Service Quality and Consumer Satisfaction
Create a 12 pages paper that discusses service quality and consumer satisfaction in academic libraries.
There is an urgent need to identify and understand the factors that play a key role in bringing about improvement in a library’s quality of service and consumer satisfaction. Going through the process of developing an academic library’s management should then start to “measure the gap between customers’ expectation for excellence and their perception of actual service delivered by the library”. (Nitecki, 1997, p.1) this would be done by employing surveys that are structured using what is known as the “5 ServQUAL dimensions” (Nitecki, 1997, p.1), which are, “Tangibles, Reliability, Responsiveness, Assurance, Empathy”. (Nitecki, 1997, p.1), respectively these dimensions focus on, physical materials as well as the facilities of the library, the manner of delivering on commitments, the willingness to assist customers, the manner on how library employees make a guarantee of service that gets the by-in of the customers, and finally how the library handles every customer concern with care. These dimensions would help in the creation of a structured survey. Another method of measurement that can be utilized to measure the expectation of a library’s clientele would be the LibQUAL method, this method, however, directly attacks key areas of a library users “minimum, perceived, and desired levels of service quality” (Lock, Town, 2003, p.3) these key areas are, “Access to Information, Affect of Service, Library as Place, Personal Control”. (Lock, Town, 2003, p.3). Respectively these key areas focus on the “Human Dimension of Service Quality, Required information delivered in the format, location, and time of choice, How users want to interact with the modern library, As well as how adequate the facilities are within the library itself” (Cook, 2003, p.18-21). After Determining the expectations of the library’s customer a “service plan” (Hernon and Whitman, 2001, p.74) can now be formulated. Such a plan is geared towards the continuous fulfillment of the identified needs of their clientele as well as the further improvement of their operational procedures.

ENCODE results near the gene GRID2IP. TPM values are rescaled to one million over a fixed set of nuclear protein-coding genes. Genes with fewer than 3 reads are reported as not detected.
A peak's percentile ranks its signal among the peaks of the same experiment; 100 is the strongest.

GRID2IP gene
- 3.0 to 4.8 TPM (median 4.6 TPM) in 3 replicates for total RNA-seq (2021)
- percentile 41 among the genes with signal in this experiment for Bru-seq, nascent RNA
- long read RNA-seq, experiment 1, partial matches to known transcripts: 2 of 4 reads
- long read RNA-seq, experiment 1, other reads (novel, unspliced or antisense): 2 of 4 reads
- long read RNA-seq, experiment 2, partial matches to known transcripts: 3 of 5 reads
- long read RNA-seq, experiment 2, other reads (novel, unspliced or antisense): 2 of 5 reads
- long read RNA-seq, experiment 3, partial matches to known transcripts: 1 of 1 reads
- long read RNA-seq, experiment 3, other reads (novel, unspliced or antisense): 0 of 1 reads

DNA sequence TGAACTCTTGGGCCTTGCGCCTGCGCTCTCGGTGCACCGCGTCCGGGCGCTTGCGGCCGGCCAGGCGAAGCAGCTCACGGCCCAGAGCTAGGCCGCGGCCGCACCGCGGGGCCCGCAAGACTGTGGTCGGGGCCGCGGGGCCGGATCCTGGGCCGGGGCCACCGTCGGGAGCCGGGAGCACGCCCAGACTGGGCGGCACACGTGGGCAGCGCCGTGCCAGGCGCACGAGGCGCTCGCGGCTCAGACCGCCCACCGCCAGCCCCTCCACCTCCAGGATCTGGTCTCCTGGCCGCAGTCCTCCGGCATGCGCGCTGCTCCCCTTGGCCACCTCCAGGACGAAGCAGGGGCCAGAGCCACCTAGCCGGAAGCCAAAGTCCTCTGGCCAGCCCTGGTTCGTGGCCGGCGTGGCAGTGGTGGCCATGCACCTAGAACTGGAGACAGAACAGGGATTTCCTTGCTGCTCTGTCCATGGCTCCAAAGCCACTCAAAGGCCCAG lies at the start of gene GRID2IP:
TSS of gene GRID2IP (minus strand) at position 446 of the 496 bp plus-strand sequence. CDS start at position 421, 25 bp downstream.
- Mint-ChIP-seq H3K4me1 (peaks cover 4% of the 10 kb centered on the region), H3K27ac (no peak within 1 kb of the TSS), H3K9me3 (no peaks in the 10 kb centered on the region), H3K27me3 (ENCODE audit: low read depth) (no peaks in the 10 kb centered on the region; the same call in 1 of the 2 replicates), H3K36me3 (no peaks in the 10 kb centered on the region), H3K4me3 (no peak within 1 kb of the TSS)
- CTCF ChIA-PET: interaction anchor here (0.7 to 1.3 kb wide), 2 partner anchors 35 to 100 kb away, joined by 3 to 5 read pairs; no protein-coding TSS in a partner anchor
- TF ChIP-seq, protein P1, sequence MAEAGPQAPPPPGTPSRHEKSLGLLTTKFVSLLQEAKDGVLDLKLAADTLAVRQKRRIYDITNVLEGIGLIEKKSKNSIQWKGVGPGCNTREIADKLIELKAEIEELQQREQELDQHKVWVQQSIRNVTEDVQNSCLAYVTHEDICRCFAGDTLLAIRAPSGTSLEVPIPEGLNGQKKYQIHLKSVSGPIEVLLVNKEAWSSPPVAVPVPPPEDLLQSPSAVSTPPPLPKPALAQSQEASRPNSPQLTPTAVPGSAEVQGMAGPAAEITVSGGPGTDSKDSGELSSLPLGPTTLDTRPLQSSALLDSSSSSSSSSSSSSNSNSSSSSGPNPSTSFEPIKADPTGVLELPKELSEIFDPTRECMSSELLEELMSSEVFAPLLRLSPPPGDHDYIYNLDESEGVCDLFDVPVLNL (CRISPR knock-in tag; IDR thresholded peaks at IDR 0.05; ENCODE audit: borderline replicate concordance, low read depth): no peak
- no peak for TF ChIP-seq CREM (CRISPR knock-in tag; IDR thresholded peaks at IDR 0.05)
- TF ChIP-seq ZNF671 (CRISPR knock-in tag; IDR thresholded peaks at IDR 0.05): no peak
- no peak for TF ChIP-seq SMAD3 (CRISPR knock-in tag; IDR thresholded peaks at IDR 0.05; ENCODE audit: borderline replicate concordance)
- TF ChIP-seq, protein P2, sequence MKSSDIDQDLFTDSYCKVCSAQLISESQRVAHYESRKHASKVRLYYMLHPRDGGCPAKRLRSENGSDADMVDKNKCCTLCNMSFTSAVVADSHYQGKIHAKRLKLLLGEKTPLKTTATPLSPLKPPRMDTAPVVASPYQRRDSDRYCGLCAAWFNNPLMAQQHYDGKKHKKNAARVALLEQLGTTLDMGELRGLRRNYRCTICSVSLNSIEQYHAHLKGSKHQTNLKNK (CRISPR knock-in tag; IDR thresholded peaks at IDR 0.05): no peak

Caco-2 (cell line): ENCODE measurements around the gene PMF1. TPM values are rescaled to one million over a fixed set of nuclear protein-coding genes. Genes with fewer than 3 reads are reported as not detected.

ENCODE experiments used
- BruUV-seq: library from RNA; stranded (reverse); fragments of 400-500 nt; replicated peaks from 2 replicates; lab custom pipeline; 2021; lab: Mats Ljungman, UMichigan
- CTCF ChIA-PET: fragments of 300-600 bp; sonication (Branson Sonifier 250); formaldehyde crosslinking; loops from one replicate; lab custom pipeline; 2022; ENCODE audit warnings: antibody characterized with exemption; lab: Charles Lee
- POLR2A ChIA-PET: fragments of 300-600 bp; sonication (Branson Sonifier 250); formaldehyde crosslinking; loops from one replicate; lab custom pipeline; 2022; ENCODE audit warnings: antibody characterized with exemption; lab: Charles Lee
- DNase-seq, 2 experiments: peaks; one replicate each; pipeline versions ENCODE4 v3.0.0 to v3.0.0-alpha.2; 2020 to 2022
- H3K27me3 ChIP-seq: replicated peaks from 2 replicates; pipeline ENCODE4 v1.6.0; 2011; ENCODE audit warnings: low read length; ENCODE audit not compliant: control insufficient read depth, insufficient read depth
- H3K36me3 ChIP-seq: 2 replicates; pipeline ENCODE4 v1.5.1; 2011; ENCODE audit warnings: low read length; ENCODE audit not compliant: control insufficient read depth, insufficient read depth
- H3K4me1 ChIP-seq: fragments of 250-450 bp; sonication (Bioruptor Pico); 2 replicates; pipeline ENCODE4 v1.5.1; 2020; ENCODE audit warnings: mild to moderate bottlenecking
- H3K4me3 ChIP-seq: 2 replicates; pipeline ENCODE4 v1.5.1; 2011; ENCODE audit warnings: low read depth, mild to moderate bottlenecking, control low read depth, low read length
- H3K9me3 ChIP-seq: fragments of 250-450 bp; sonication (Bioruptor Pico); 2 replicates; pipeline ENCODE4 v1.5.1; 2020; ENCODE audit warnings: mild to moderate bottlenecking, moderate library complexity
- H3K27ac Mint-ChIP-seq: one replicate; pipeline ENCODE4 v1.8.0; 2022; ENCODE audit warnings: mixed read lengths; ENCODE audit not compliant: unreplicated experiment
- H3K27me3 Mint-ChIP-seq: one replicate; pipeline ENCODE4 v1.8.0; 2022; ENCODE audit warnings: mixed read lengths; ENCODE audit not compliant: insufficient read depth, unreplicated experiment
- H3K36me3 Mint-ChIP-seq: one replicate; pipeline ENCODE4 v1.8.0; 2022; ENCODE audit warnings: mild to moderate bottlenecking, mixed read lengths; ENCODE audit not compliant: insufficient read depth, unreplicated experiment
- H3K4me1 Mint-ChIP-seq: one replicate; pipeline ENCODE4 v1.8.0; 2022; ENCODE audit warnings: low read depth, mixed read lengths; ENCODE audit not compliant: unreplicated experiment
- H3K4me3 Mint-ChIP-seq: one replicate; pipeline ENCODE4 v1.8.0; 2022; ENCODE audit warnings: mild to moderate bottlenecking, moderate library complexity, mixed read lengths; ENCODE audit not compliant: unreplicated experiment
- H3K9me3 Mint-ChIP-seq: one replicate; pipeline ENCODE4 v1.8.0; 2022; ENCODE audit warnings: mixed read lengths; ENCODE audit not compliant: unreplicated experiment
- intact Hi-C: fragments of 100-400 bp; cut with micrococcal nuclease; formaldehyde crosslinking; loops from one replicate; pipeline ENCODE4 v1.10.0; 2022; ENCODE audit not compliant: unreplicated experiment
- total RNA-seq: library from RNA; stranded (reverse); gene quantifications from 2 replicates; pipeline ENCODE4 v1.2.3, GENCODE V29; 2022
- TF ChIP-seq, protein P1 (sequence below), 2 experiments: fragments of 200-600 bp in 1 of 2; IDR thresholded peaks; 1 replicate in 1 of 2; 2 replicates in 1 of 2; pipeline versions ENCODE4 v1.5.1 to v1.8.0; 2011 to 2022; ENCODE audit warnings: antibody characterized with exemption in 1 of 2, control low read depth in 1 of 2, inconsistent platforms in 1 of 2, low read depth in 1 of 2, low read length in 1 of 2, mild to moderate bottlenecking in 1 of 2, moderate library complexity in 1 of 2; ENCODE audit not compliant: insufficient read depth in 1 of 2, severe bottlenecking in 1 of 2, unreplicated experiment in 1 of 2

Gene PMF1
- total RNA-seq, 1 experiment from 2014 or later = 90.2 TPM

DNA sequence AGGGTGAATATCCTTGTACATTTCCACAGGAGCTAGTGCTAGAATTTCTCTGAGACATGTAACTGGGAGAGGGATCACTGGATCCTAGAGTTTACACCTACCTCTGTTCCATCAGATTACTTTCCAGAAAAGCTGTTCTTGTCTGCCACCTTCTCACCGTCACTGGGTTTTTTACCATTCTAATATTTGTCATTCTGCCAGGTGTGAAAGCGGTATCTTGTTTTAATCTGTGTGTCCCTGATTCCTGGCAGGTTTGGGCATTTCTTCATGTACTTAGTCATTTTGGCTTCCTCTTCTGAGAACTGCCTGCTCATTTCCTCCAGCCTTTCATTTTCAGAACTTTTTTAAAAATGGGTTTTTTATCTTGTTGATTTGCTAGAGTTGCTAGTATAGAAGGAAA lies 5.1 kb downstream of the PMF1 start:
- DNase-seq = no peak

There are several steps into the creation of a service plan these are: “establishing goals and objectives, taking control, setting expectations, defining the relationship, empower employees, asking for feedback, respond to customers” (Hernon and Whitman, 2001, p.91). After having identified the needs of their clientele as well as the points for improvement with respect to operational procedures, Goals can now be formed. In this formation process, an organization has to make sure that the goals it sets are measurable. Thus it is worth noting that in the process of forming these goals one would be able to point out the feasible and the nonfeasible goals. Take for example goals set by an environmental protection agency, “instead of insisting on the costly attainment of zero pollution instead it had formulated compliance regulations based on acceptable thresholds of tolerance such as pollutant levels not exceeding so many parts per billion” (Hernon and Whitman, 2001, p.75). While it is possible that the maximum potential for attaining consumer satisfaction may not be achieved due to the possibility that some of the needs of library-goers might be deemed as a basis for non-feasible and measurable goals.